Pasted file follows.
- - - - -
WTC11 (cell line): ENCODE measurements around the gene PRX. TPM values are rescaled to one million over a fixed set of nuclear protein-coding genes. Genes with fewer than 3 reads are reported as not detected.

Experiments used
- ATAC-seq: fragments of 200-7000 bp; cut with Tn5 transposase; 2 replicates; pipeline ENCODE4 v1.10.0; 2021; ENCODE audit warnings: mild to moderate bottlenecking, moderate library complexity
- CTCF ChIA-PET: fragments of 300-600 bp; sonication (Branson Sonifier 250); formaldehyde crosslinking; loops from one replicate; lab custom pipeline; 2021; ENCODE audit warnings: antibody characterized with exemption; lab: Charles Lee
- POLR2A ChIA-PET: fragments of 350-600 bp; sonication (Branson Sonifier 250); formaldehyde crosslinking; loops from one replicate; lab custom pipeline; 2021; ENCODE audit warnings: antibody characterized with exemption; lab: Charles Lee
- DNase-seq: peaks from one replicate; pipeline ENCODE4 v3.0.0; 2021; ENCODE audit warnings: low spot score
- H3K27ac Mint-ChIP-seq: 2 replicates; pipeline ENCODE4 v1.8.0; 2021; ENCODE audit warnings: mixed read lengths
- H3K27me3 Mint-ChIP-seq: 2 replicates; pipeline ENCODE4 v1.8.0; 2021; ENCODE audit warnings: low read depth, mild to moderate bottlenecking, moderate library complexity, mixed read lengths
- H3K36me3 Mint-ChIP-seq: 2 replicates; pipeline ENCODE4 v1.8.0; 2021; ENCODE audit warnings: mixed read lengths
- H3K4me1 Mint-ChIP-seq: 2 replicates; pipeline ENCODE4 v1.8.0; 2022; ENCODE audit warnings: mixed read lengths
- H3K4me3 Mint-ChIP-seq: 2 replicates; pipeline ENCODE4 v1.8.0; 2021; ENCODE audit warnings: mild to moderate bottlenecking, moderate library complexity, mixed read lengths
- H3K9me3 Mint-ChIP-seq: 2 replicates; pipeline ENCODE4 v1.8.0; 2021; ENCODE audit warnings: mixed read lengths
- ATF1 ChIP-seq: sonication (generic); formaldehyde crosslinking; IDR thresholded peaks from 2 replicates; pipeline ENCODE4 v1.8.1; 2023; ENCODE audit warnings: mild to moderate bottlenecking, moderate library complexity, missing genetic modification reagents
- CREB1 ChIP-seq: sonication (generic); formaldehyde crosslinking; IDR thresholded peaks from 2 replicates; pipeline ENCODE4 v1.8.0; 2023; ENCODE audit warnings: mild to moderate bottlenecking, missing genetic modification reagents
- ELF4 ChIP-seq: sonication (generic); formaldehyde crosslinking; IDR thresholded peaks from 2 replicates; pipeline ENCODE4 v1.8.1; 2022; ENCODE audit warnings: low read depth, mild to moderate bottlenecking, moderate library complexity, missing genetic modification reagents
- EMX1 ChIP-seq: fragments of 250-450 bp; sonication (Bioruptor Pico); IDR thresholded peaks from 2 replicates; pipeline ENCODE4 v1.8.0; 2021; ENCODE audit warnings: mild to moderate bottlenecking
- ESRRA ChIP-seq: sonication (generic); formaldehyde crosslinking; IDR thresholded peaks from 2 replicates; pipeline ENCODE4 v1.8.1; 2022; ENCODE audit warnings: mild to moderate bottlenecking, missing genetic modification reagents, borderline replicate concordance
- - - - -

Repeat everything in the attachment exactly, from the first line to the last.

WTC11 (cell line): ENCODE measurements around the gene PRX. TPM values are rescaled to one million over a fixed set of nuclear protein-coding genes. Genes with fewer than 3 reads are reported as not detected.

Experiments used
- ATAC-seq: fragments of 200-7000 bp; cut with Tn5 transposase; 2 replicates; pipeline ENCODE4 v1.10.0; 2021; ENCODE audit warnings: mild to moderate bottlenecking, moderate library complexity
- CTCF ChIA-PET: fragments of 300-600 bp; sonication (Branson Sonifier 250); formaldehyde crosslinking; loops from one replicate; lab custom pipeline; 2021; ENCODE audit warnings: antibody characterized with exemption; lab: Charles Lee
- POLR2A ChIA-PET: fragments of 350-600 bp; sonication (Branson Sonifier 250); formaldehyde crosslinking; loops from one replicate; lab custom pipeline; 2021; ENCODE audit warnings: antibody characterized with exemption; lab: Charles Lee
- DNase-seq: peaks from one replicate; pipeline ENCODE4 v3.0.0; 2021; ENCODE audit warnings: low spot score
- H3K27ac Mint-ChIP-seq: 2 replicates; pipeline ENCODE4 v1.8.0; 2021; ENCODE audit warnings: mixed read lengths
- H3K27me3 Mint-ChIP-seq: 2 replicates; pipeline ENCODE4 v1.8.0; 2021; ENCODE audit warnings: low read depth, mild to moderate bottlenecking, moderate library complexity, mixed read lengths
- H3K36me3 Mint-ChIP-seq: 2 replicates; pipeline ENCODE4 v1.8.0; 2021; ENCODE audit warnings: mixed read lengths
- H3K4me1 Mint-ChIP-seq: 2 replicates; pipeline ENCODE4 v1.8.0; 2022; ENCODE audit warnings: mixed read lengths
- H3K4me3 Mint-ChIP-seq: 2 replicates; pipeline ENCODE4 v1.8.0; 2021; ENCODE audit warnings: mild to moderate bottlenecking, moderate library complexity, mixed read lengths
- H3K9me3 Mint-ChIP-seq: 2 replicates; pipeline ENCODE4 v1.8.0; 2021; ENCODE audit warnings: mixed read lengths
- ATF1 ChIP-seq: sonication (generic); formaldehyde crosslinking; IDR thresholded peaks from 2 replicates; pipeline ENCODE4 v1.8.1; 2023; ENCODE audit warnings: mild to moderate bottlenecking, moderate library complexity, missing genetic modification reagents
- CREB1 ChIP-seq: sonication (generic); formaldehyde crosslinking; IDR thresholded peaks from 2 replicates; pipeline ENCODE4 v1.8.0; 2023; ENCODE audit warnings: mild to moderate bottlenecking, missing genetic modification reagents
- ELF4 ChIP-seq: sonication (generic); formaldehyde crosslinking; IDR thresholded peaks from 2 replicates; pipeline ENCODE4 v1.8.1; 2022; ENCODE audit warnings: low read depth, mild to moderate bottlenecking, moderate library complexity, missing genetic modification reagents
- EMX1 ChIP-seq: fragments of 250-450 bp; sonication (Bioruptor Pico); IDR thresholded peaks from 2 replicates; pipeline ENCODE4 v1.8.0; 2021; ENCODE audit warnings: mild to moderate bottlenecking
- ESRRA ChIP-seq: sonication (generic); formaldehyde crosslinking; IDR thresholded peaks from 2 replicates; pipeline ENCODE4 v1.8.1; 2022; ENCODE audit warnings: mild to moderate bottlenecking, missing genetic modification reagents, borderline replicate concordance